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Our Lace Monitor exhibit will be open for the July school holidays so plan a visit these holidays and meet Inala and Banjo!

We’re very excited to welcome our newest residents to Butterfly Creek – our Lace Monitors Inala and Banjo!

These amazing lizards are native to Australia and are mostly found in the eastern ranges and plains. They’re named for the beautiful, lace-like patterns on their skin, and each one has a unique design that helps them blend into their surroundings. They are one of the largest lizards in the world, growing up to 2m in length, most of which is their tail. They use their tail for balance and swimming as well as posturing to rivals and even as a whip for defence!

Lace Monitors are carnivorous scavengers, meaning they eat a variety of small animals like possums, rabbits, and wallabies, as well as insects, eggs, and even some human rubbish they find. These clever lizards can travel up to 3km in a single day looking for food! While they usually like to be alone, they get together in spring and early summer to breed.

Lace Monitors are super smart with a great sense of smell and taste, excellent vision, and acute hearing. They’re mildly venomous, and the males have a unique way of fighting by standing on their hind legs and wrestling. Come and check out these fascinating creatures for yourself!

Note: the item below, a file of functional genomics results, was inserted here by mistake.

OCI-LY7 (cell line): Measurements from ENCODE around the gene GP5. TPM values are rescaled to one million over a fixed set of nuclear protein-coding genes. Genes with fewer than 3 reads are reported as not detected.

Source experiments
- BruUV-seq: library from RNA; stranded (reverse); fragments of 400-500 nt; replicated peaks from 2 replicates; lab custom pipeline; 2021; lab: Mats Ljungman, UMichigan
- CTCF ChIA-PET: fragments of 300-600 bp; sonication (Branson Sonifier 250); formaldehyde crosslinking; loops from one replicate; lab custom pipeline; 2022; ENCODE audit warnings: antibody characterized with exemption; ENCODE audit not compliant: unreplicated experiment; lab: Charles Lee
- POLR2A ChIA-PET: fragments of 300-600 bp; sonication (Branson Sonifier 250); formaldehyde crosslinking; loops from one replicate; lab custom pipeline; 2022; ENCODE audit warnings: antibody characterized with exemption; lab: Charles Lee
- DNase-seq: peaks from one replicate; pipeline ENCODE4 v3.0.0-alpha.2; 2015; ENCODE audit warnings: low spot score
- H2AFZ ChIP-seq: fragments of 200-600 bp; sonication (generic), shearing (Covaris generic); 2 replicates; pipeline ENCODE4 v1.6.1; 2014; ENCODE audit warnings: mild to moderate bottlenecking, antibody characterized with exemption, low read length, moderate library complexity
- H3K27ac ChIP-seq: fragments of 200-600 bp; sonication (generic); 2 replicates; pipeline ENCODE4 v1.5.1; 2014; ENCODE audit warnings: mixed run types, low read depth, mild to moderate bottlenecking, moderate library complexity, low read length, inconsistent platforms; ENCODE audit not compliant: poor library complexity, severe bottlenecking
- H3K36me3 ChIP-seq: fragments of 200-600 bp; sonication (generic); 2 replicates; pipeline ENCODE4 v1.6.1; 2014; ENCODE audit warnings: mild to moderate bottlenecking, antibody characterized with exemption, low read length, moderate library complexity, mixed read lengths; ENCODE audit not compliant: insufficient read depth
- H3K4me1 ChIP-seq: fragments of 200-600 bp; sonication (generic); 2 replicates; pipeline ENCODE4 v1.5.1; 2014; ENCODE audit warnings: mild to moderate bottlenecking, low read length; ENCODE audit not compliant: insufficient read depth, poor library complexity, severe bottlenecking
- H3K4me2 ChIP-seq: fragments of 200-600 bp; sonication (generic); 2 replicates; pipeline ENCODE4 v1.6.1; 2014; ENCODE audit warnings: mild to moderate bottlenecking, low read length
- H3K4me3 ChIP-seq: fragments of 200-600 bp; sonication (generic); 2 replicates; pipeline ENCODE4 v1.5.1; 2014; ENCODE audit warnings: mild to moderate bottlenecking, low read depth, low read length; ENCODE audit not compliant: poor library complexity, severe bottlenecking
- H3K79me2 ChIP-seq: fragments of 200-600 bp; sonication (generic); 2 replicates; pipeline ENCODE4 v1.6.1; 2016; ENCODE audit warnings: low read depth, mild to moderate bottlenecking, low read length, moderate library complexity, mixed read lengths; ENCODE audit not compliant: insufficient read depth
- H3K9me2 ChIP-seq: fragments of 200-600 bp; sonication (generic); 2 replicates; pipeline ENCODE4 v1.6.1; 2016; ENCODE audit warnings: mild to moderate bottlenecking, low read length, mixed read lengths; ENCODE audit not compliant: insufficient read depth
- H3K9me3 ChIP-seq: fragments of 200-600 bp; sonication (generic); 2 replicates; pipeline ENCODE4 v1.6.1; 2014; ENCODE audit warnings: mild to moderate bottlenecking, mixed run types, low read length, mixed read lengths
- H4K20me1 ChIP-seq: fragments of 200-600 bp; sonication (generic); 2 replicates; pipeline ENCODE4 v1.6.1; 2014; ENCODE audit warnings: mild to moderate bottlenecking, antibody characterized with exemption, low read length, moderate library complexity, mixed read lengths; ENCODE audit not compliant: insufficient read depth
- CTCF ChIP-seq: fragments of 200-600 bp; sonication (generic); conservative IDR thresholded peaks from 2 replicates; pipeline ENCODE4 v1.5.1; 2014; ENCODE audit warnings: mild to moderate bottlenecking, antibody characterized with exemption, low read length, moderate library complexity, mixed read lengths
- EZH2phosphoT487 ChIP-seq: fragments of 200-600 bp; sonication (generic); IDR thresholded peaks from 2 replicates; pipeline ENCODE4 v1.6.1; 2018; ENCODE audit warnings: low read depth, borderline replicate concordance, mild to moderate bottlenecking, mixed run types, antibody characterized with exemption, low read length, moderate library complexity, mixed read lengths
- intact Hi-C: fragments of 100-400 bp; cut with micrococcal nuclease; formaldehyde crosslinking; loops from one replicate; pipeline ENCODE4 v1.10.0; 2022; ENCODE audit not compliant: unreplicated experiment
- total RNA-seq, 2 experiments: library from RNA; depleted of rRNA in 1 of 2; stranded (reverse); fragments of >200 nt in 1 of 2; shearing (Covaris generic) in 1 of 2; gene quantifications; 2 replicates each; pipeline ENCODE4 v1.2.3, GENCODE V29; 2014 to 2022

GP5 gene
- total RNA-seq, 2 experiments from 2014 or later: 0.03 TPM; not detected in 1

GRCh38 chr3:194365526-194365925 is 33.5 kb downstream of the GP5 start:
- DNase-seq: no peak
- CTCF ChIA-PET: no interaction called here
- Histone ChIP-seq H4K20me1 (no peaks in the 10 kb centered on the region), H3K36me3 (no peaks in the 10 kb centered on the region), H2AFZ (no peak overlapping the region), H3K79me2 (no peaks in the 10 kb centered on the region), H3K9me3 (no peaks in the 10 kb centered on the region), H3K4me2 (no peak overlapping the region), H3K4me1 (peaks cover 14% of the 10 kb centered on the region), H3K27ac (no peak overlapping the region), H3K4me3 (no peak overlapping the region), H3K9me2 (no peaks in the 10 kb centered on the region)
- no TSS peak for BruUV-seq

Butterfly Creek Lace Monitor

Get up close to these unique reptiles

Don’t miss our fantastic new lace monitor exhibit, with a custom-build environment and carefully controlled conditions to ensure our lizards stay happy and healthy.


Did you know…

  • Lace Monitor scales don’t overlap like most lizards and snakes, instead they’re situated against one another giving a pebbled appearance
  • The Lace Monitor has a forked tongue like a snake, which they flick in and out of their mouth to learn about their surroundings
  • These mighty lizards mostly live in trees, coming down to mate or hunt.
  • The tail of a Lace Monitor can be up to twice the length of it’s body
  • To fight off rivals, a Lace Monitor will stand up on it’s hind legs and grapple it’s opponent
  • A Lace Monitor’s pattern is unique, and they typically feature narrow bands of dark and light bands along their body, while a smaller proportion of Lace Monitor’s may feature wider bands of dark and light (referred to as Bell’s Phase Lace Monitors)

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